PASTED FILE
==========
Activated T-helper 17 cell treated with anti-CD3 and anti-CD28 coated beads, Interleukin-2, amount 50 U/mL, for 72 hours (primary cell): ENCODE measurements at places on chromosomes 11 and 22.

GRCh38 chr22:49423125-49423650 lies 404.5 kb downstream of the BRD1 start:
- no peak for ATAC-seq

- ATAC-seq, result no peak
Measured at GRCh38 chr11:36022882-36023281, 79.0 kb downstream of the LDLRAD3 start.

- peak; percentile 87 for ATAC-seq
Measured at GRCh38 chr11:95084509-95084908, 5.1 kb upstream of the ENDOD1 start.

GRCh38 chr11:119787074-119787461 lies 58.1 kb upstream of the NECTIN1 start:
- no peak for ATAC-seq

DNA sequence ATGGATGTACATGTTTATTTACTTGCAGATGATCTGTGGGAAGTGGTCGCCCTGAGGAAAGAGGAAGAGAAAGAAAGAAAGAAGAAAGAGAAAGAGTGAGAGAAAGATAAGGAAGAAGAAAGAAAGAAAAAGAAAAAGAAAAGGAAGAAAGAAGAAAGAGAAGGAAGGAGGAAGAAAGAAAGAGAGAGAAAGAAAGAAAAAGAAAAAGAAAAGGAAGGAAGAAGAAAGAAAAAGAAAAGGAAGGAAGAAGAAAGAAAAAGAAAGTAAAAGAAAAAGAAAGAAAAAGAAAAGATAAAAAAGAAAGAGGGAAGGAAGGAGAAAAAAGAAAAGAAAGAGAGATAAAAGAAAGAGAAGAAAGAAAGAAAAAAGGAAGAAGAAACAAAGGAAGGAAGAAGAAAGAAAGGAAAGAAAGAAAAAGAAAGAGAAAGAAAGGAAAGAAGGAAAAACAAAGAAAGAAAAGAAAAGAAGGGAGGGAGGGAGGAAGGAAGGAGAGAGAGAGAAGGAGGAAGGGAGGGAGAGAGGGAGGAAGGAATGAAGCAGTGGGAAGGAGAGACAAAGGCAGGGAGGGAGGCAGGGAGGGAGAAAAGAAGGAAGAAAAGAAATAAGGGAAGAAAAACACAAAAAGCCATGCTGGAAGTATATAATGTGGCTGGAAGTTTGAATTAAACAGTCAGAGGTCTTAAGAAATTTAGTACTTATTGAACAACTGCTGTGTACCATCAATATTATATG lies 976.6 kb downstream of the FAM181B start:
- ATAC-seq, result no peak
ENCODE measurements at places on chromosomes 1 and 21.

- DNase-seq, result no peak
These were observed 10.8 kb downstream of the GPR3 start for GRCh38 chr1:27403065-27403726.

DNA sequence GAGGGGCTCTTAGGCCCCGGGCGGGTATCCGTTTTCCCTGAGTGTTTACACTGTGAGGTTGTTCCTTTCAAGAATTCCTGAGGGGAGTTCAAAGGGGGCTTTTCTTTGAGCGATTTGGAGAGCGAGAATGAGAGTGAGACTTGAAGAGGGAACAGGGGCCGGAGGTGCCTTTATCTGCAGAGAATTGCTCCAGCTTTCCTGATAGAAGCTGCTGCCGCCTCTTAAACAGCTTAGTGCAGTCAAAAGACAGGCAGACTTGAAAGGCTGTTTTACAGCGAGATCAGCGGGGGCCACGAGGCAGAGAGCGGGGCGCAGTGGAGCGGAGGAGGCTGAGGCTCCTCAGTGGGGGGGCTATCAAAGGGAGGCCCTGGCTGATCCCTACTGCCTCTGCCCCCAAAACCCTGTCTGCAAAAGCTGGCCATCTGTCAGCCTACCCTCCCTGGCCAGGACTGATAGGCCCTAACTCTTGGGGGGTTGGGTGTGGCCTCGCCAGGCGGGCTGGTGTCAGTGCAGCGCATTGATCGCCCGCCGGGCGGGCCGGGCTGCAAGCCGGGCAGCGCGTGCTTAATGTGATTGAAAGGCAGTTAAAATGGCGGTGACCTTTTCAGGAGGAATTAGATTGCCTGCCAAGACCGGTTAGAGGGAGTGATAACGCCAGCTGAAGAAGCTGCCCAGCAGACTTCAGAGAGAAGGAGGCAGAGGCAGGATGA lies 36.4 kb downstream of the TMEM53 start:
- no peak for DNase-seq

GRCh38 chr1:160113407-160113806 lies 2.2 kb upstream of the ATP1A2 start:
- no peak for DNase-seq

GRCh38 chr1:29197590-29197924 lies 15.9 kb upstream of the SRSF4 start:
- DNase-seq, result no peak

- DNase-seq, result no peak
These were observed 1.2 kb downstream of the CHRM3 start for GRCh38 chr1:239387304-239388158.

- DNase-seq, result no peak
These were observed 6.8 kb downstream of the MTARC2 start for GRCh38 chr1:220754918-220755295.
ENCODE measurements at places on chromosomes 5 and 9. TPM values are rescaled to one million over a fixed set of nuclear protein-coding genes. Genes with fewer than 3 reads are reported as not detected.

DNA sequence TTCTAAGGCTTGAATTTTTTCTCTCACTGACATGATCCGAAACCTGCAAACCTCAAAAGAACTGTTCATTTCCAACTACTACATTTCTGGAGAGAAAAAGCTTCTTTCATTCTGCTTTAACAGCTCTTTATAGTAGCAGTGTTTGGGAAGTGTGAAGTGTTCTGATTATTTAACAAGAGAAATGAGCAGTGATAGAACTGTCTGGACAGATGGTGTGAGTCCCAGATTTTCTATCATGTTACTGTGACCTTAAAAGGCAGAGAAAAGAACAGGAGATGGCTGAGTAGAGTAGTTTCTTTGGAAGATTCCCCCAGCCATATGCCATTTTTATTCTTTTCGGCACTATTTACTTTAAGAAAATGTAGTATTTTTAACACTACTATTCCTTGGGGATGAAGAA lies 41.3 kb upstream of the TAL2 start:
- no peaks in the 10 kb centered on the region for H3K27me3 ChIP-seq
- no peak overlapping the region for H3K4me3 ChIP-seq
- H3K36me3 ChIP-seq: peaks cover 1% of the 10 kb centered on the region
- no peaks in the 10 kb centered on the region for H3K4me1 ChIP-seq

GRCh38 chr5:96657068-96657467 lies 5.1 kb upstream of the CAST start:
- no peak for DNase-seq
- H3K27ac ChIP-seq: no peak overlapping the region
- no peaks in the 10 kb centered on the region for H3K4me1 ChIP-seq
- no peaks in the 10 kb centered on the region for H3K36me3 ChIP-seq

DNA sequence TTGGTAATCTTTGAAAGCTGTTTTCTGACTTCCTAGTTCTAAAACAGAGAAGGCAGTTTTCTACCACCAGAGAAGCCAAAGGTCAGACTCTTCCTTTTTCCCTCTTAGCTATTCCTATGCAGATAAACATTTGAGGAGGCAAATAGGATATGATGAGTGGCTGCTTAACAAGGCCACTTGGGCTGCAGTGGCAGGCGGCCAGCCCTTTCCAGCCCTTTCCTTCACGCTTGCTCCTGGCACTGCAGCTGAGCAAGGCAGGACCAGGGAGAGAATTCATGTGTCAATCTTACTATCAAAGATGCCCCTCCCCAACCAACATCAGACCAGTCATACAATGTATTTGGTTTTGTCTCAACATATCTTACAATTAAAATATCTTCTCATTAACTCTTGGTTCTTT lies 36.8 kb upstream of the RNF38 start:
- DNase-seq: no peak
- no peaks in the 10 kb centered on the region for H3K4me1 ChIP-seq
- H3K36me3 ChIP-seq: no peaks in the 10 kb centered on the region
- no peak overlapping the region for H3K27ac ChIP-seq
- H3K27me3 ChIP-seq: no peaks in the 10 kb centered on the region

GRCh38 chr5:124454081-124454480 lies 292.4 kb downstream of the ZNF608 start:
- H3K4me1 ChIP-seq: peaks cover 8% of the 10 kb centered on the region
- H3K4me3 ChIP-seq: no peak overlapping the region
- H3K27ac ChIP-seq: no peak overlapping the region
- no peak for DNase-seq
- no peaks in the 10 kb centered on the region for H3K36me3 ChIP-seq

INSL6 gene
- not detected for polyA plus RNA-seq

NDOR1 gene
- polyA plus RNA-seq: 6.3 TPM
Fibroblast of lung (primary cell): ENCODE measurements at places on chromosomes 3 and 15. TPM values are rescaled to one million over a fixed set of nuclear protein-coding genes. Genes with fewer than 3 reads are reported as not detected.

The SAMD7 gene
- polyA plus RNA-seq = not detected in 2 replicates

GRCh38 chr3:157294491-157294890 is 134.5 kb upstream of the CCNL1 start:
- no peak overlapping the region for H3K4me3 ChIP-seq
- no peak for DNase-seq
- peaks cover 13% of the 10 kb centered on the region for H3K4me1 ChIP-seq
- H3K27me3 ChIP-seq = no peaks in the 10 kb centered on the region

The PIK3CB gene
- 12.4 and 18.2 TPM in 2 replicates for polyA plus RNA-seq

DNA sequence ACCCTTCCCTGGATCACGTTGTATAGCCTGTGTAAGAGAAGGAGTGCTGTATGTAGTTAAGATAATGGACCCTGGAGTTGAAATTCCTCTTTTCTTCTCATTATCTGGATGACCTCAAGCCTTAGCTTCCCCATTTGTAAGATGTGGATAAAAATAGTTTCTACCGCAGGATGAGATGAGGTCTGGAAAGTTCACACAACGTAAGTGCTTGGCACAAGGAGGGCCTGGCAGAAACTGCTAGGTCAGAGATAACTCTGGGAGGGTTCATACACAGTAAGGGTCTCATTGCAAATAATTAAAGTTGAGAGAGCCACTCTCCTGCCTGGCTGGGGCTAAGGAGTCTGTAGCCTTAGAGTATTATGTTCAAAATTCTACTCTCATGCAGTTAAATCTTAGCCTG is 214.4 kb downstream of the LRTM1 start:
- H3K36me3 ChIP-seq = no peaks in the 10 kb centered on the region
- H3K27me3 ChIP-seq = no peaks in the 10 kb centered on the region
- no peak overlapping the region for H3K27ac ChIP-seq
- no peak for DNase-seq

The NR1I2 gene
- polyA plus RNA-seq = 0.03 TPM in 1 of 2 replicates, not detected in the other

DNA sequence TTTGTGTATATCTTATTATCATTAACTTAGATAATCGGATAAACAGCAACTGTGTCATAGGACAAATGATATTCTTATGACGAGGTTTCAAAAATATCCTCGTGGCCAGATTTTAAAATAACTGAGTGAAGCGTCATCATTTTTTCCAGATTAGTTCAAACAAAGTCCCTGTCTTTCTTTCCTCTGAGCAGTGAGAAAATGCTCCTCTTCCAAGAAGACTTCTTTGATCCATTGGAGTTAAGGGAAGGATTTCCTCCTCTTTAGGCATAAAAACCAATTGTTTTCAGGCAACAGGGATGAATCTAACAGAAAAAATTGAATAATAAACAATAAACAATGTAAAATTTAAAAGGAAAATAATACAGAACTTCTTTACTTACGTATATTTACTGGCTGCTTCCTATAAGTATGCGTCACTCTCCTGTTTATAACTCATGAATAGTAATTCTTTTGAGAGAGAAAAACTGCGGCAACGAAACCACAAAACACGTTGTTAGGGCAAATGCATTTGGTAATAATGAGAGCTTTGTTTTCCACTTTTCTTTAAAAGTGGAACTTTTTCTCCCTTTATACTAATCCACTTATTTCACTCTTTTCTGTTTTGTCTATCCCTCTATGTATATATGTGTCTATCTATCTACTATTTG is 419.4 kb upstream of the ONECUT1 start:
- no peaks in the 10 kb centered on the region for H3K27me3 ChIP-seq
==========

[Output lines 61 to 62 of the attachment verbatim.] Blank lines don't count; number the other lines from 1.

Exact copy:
- 12.4 and 18.2 TPM in 2 replicates for polyA plus RNA-seq

DNA sequence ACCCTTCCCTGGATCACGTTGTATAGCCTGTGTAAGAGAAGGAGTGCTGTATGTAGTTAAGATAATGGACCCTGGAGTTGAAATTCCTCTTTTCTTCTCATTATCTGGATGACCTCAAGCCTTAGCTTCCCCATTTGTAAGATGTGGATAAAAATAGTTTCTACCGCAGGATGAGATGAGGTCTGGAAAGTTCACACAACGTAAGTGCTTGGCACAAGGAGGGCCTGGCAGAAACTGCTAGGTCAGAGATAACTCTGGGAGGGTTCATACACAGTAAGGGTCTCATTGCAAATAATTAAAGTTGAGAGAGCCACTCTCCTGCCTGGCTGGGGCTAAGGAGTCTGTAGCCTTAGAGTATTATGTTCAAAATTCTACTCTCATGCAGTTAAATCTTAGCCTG is 214.4 kb downstream of the LRTM1 start: